A few months ago I woke up at my home in Brooklyn, New York to see everyone on the streets carrying distinct red plastic bags. I hadn't seen that in my neighborhood before but when I went for groceries later that day I realized the grocery stores had switched the color of the bags they were using. Later that week it was windy and soon I could spot those same bags in almost every tree in my neighborhood. It was early spring so the trees were still bare and it gave the impression that the trees were almost growing the plastic bags instead of leaves.
This saddened me and I spoke to another photographer friend about it while we were planning a photo trip to York Beach, Maine. On that same night, we were also discussing the lack of meaning and purpose in our work, photographing pretty faces to sell things often left us feeling hollow. It seems the marriage of all these concepts was just a happy accident but it was an important one for us. At that moment we decided to make our photo trip to Maine more than just pictures but also a chance to make a small change within ourselves. We decided to go disposable plastic free for that entire weekend and we wanted to collaborate with brands that were making a difference in the way their customers interact with their local environments.
The most challenging aspect was the weird looks you got when you ordered a meal and asked for no straws or other disposable plastics. We also had to return the tartar sauce for one of our lobster rolls because it came in a plastic packet. Most people were very kind, but one guy could tell we were from the city and he just didn't get it.
Fast forward to June we had connected with Klean Kanteen who generously helped us make this trip a reality. We set out with a box of all the water, coffee, and beer holding bottles we would need. Our mission was simple. We would not use any disposable plastics unless it was entirely necessary. We would also clean a beach for 1 hour and document what we found.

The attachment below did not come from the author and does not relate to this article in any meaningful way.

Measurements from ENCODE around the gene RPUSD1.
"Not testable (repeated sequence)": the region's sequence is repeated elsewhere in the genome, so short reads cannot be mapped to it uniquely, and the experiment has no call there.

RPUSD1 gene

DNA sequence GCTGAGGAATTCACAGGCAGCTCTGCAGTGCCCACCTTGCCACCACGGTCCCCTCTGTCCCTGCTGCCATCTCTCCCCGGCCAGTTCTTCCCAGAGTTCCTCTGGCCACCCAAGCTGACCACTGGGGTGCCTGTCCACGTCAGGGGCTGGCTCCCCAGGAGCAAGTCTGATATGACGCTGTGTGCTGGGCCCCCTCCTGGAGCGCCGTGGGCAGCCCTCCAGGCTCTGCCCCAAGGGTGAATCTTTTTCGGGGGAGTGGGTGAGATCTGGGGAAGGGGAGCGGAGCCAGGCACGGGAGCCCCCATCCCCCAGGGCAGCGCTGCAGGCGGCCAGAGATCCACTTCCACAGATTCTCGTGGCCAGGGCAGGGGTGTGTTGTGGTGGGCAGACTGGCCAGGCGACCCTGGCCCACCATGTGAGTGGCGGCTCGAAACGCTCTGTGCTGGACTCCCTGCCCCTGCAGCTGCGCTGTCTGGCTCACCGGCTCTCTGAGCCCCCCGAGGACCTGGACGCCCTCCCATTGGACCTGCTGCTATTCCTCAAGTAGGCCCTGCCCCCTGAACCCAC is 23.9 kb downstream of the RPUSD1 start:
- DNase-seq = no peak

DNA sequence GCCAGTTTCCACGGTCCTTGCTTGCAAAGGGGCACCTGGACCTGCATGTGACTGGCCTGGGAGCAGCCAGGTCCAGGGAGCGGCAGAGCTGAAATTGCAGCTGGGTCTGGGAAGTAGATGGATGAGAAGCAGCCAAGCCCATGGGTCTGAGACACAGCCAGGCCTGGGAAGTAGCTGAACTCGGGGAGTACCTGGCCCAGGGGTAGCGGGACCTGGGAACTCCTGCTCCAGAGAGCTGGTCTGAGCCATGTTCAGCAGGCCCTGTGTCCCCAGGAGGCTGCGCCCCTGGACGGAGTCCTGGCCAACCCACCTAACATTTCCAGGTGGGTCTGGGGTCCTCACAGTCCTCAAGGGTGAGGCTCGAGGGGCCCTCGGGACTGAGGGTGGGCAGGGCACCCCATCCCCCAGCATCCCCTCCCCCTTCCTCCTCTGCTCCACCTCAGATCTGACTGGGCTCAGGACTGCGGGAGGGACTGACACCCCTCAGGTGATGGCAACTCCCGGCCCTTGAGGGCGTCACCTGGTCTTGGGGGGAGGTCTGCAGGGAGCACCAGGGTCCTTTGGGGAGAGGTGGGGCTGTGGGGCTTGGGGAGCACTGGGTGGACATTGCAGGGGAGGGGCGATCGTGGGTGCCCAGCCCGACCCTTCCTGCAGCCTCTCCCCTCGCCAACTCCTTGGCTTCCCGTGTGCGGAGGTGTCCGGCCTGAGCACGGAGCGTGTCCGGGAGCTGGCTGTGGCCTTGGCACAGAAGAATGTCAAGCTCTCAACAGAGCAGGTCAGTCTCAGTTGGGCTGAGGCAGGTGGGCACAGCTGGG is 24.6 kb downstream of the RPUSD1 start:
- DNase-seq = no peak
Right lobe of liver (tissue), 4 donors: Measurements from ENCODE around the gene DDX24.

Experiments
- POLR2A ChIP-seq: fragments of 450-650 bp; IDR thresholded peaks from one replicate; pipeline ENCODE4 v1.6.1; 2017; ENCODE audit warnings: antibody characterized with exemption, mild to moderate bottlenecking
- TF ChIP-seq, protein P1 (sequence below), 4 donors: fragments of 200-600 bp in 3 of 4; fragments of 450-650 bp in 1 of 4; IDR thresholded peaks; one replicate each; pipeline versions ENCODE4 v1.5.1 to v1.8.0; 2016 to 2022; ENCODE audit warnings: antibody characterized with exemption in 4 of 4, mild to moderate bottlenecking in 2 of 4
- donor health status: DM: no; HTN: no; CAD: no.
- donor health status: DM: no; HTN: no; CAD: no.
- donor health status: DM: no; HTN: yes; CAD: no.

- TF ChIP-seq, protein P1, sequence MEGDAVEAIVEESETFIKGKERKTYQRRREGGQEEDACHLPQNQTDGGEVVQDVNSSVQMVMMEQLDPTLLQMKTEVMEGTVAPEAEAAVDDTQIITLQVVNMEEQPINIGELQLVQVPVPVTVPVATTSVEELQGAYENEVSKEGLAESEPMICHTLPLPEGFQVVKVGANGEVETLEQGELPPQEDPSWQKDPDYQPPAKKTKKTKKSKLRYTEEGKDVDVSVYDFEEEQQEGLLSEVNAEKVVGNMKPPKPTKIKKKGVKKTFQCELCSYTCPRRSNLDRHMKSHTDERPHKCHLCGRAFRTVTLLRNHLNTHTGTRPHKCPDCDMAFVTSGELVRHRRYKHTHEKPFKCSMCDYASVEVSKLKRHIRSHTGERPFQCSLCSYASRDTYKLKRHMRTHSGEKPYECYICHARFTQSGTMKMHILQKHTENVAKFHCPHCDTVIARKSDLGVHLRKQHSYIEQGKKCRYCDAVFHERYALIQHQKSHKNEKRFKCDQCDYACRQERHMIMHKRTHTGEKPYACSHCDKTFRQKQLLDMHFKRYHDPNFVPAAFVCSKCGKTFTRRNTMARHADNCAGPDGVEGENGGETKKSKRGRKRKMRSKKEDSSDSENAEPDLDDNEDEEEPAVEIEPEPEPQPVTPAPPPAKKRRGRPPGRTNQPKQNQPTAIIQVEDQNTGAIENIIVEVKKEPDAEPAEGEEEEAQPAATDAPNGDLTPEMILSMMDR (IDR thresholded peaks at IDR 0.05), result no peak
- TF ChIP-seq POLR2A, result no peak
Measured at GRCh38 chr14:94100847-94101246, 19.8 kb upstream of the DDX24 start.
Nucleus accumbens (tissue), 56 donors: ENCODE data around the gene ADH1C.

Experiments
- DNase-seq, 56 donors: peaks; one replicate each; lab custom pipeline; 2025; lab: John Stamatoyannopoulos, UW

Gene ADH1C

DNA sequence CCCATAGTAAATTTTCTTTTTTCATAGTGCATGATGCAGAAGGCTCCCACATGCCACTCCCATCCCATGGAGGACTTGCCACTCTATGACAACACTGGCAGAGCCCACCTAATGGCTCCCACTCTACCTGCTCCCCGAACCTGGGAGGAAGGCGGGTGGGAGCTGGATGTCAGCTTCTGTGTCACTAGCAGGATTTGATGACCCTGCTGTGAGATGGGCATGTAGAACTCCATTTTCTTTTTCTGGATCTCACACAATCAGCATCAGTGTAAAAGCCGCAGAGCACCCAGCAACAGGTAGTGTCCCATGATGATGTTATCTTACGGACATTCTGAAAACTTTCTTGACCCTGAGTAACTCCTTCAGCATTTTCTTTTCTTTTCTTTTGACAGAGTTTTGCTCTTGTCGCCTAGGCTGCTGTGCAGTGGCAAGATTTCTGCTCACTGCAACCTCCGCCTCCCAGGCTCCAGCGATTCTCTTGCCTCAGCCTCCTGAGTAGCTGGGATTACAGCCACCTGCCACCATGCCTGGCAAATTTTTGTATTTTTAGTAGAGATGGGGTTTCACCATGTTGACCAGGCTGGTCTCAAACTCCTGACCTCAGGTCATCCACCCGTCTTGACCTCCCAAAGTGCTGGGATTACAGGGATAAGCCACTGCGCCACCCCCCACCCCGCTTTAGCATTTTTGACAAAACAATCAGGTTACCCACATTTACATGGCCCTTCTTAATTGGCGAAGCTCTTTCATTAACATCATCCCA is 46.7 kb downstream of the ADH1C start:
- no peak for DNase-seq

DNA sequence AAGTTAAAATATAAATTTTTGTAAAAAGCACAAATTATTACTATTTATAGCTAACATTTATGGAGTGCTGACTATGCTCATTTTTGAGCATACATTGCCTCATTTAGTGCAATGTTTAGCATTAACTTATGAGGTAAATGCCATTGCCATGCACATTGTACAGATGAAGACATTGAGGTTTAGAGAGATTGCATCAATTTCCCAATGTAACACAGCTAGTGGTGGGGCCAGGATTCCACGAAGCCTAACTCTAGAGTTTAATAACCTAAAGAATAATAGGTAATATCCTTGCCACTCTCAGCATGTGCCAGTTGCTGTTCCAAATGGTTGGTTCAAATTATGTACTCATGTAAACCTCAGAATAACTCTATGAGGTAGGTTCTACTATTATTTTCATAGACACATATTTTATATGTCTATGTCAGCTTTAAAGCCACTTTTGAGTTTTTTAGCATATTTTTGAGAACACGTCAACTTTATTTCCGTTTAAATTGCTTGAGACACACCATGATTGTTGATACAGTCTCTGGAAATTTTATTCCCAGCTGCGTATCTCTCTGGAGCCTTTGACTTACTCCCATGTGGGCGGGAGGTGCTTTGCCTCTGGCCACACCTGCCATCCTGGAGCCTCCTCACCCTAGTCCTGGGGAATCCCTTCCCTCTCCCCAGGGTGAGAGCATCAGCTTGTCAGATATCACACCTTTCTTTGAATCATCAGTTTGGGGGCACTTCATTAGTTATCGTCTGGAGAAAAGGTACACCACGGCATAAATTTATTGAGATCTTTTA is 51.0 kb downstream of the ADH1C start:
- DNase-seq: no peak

Going plastic-free was a lot easier than we thought. Since this was only for a weekend we didn't have to grocery shop or look for package free farmer's markets. We primarily ate out and didn't bring any food back to our campsites. Water was one of the bigger struggles. You have to remember to fill your bottles every chance you get.
All in all, we did really well with a couple of hiccups. We bought beer that wasn't in a box but instead had a black plastic top to hold them together only to realize after the fact. I grabbed a mint without thinking and realized the next morning I had a rapper in my pocket. (I never told my friend about this. Sorry Nick) The #1 thing that we could not for the life of us find without plastic was firewood. We searched everywhere for wood, not in a plastic net or wrapped in shrink wrap but it was nowhere to be found. Since the fire was our only light source while camping we decided begrudgingly that we would allow ourselves to get firewood but we would hold onto the plastic.
Lastly, the clean up went really well. We spent just over an hour at Long Sands beach in York, Maine which has to be the cleanest beach on the east coast. There was so little trash, unlike the beaches in New York City, we were shocked but pleasantly surprised. Sadly though over 90% of the trash we found was plastic and styrofoam.
I learned so much on this trip about how badly we over consume plastic for everything we do. I don't know if there are alternatives for everything but I know the quickest way to make a small difference in your local community is to bring your own bags to the grocery store, bring your own reusable cups and straws to the coffee shop, and to buy a reusable bottle for your water.
Going forward myself and Nick will be consuming less plastic in our everyday lives as well as hosting beach cleanups in Rockaway beach. It's our hope that with a little inspiration others will be a bit more conscious of the damage disposable plastic does to the environment and that they too will use just a little less plastic every day.